For some reason, gaming accessories have always been aesthetically defined by RGB lighting. Any product aimed at a hardcore tech or gaming enthusiast, from mice to keyboards to HDMI cables, will be adorned with peacocking RGBs. One exception to this rule was the Cooler Master MM710 Gaming Mouse, released just a couple of months ago. With its honeycomb design, it seemed perfect to let some light shine through from its exposed interior. Realizing their fatal error, Cooler Master has now released the MM711, a variant on that mouse that includes the crucial RGB lights gamers demand.
- Material: ABS plastic
- Weight: 60 grams
- Mouse dimensions: 116.5 x 62.4 x 38.3 mm
- Mouse lifespan (L/R Switches): OMRON, 20 million clicks
- Buttons: 6
- Mouse Tracking Speed: 400ips
- Mouse Polling Rate: 100Hz
- Sensor: Optical (PixArt PMW3389)
- CPI / DPI: Up to 16,000
- Connection: Wired (1.8m Fixed Ultraweave cable)
The MM711’s landmark feature is its weight. Coming in at just sixty grams, it’s one of the lightest mice on the market. I'm used to playing with a heavier mouse, and I was surprised how immediately natural it was to play with something so light. The mouse felt practically weightless in my hands, yet I never felt that I wasn’t in perfect control of my movement. The PTFE mouse feet help it glide along a variety of surfaces smoothly, helping remove any last bit of resistance not negated by the weight. The buttons also click in satisfyingly, offering that vital tactile feedback that could be lost with such a slight device. Playing with a mouse this light, I honestly forgot it was there most of the time, which should be the goal for any kind of input device; remove as many distractions as possible, stay out of the way and let you get absorbed in your game.
You might expect a little device like this to be flimsy, but the MM711 showed no give at any point, regardless of the pressure I applied to it. Its small size is also less of an issue than I thought it might be initially, with its taller hump and wider back aiding comfort significantly. I do have relatively small hands, however, so while I personally never had a problem with it using a claw grip, you may want to check the dimensions carefully to decide if it’s right for you, especially if you’ve got larger hands.
Part of the reason the weight is so low is because of the ultra weave cable. Light and flexible, it conforms to the MM711 ethos of being completely unnoticeable, in the best way possible. Despite being among a mess of cables on my desk, I never once felt any tug or resistance from the cable. Combine this with the cable’s exceptional length (about 5’9”), and I almost felt like I was playing with a wireless mouse, without any of the annoyances that come along with them. It’s worth noting that the cable length could be a problem depending on your setup, especially if you like things to look neat and tidy, but these problems can be tied up with a bungie regardless, so it’s a relatively minor issue.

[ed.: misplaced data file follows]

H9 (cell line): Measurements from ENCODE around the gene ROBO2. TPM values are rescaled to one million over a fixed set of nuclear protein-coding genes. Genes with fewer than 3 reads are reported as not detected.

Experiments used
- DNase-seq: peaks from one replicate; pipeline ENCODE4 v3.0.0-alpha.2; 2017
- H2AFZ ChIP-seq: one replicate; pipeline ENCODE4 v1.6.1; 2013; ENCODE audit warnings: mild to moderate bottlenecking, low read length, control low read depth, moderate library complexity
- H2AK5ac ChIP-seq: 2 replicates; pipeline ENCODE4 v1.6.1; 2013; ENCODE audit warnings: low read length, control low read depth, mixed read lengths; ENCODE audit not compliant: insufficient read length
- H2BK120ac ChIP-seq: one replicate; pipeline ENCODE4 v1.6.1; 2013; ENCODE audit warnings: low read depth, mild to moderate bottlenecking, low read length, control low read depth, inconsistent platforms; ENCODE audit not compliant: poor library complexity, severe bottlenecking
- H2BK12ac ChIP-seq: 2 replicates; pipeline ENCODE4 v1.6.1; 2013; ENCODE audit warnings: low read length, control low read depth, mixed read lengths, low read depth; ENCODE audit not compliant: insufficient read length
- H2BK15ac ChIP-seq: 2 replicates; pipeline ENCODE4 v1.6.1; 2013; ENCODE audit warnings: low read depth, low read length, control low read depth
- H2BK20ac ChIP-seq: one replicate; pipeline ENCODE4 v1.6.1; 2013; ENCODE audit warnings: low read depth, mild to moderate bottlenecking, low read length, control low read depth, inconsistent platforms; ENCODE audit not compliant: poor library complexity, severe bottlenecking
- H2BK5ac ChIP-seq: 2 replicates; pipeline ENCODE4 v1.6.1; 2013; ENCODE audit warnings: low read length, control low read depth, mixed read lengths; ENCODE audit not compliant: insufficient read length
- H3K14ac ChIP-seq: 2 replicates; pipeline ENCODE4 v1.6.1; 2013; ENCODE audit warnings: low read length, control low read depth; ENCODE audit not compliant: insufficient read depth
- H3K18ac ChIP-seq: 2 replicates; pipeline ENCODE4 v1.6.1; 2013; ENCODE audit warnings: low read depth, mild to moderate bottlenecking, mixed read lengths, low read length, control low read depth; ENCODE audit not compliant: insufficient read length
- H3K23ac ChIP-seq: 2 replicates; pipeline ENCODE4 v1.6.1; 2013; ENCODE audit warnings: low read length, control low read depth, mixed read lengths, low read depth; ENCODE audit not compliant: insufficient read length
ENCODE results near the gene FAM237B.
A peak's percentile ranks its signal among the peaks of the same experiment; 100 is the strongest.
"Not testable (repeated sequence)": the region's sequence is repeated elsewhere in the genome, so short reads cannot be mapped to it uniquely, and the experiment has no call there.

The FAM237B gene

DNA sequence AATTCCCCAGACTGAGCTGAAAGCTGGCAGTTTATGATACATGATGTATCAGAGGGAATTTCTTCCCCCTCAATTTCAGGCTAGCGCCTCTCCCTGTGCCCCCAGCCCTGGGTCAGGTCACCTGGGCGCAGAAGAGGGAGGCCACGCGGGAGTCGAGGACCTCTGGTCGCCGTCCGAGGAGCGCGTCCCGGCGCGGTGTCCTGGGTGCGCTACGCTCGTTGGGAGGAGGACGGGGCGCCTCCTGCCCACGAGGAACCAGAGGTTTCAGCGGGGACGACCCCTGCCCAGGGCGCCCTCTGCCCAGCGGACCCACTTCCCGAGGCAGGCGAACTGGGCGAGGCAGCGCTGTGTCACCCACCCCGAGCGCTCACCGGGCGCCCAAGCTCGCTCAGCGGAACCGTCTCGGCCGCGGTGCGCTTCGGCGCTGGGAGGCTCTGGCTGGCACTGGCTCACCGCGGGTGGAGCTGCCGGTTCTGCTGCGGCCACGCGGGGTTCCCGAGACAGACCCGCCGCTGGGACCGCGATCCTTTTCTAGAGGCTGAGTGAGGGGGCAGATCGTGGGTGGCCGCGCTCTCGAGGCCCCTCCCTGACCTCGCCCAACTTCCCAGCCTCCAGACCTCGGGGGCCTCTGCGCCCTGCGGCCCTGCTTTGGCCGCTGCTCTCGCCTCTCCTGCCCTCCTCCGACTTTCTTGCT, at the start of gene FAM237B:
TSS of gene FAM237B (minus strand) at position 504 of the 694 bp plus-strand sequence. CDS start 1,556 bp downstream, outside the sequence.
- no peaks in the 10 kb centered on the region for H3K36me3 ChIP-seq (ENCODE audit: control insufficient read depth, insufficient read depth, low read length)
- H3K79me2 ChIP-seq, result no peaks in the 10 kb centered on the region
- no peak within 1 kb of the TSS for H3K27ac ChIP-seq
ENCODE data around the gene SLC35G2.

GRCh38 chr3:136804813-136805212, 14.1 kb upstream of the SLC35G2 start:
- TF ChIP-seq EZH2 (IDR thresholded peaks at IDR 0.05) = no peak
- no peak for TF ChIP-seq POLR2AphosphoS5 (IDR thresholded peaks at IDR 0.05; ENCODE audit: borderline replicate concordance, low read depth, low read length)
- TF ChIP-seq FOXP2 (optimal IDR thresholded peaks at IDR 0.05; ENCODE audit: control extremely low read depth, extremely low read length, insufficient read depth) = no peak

Another concern going in was that the honeycomb design would trap dust and dirt, and the lights housed inside would only amplify how ratty the mouse was bound to get. I’m happy to report that, somehow, the mouse still looks as pristine as it did when I first got it. Cooler Master also insists that the innards are sprayed with a protective coating to keep it safe from water and dust. Still, I can never shake the feeling that I’m going to somehow damage or dirty the mouse, and I don’t think I could ever be comfortable using it while snacking, so if that will conflict with your play style, this might not be the mouse for you.
Given the elegance of the design, it’s forgivable that the MM711 doesn't reach the same heights when it comes to other features. The PixArt PMW3389 sensor, rated for up to 16,000 DPI, and the OMRON switches, rated for up to 20 million clicks, are both impressive and appreciated, but not unheard of for mice in this price range. Similarly, the button below the click wheel for cycling through DPI settings is useful, it's small enough that it won't be hit accidentally while staying in a handy location, and the RGB changing to indicate the current DPI is a nice touch. However, the presets leave a little to be desired. There are seven presets, which makes it hard to swap between the ones you'll actually use in tense situations.
Frustratingly, this problem can't be fixed by Cooler Master's customization software, and it's possibly the only area the MM711 falls short of its competition. You can edit the specific values of each preset, but there's always going to be seven you need to cycle through before reaching your destination. Cooler Master specifically recommends the MM711 for twitchy, fast-paced shooters, as that's where the benefits of the lightweight mouse shine through the most, but those extra seconds it takes to find the right DPI while lining up a headshot could ruin your advantage. The software measures up otherwise, offering standard features like RGB customization and letting you set your preferred lift-off distance or polling rate, but that one omission is glaring.
The MM711 is a great gaming mouse. It’s remarkably light, has a comfortable and aesthetically pleasing design, and has the function and reliability you’d expect from a Cooler Master product. Yet, it’s strangely undercut by its predecessor. Its main appeal is the weight, but the MM710, unburdened by RGBs, is a full seven grams lighter and retails for ten dollars less. This leaves the MM711 in a little bit of an awkward position. Anyone would be happy with its performance, but I’m also not sure who exactly it’s for, except for lightweight mouse enthusiasts who absolutely refuse to compromise on their RGB lighting. Combine that with the other caveats that come along with it (tiny design, exposed interior) and it seems like a pretty small target to hit.